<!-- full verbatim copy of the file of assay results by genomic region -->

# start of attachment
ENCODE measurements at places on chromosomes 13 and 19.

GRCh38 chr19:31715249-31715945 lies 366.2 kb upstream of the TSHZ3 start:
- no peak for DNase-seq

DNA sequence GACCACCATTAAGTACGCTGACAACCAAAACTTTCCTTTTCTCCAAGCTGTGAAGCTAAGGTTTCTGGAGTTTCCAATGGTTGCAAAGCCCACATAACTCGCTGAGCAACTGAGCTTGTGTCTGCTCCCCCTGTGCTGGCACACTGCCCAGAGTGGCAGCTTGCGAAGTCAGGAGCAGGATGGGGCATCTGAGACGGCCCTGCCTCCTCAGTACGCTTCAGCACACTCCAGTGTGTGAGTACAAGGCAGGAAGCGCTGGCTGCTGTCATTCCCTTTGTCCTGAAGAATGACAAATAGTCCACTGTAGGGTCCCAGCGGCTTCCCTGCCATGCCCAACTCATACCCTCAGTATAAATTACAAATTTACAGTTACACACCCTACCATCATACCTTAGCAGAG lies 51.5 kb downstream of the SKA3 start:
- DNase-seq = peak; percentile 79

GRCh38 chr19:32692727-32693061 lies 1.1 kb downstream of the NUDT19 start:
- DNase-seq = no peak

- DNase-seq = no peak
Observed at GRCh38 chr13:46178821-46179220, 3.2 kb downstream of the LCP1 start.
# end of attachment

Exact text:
ENCODE measurements at places on chromosomes 13 and 19.

GRCh38 chr19:31715249-31715945 lies 366.2 kb upstream of the TSHZ3 start:
- no peak for DNase-seq

DNA sequence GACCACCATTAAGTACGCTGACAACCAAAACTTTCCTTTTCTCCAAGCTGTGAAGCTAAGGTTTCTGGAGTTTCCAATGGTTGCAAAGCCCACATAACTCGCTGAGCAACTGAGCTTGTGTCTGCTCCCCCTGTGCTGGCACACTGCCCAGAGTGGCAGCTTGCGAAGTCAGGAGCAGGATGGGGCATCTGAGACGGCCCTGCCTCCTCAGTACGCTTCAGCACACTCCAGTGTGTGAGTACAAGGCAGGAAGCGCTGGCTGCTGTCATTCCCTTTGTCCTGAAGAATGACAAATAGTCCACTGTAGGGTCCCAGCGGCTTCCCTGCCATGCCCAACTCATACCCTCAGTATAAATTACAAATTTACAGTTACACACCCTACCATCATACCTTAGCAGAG lies 51.5 kb downstream of the SKA3 start:
- DNase-seq = peak; percentile 79

GRCh38 chr19:32692727-32693061 lies 1.1 kb downstream of the NUDT19 start:
- DNase-seq = no peak

- DNase-seq = no peak
Observed at GRCh38 chr13:46178821-46179220, 3.2 kb downstream of the LCP1 start.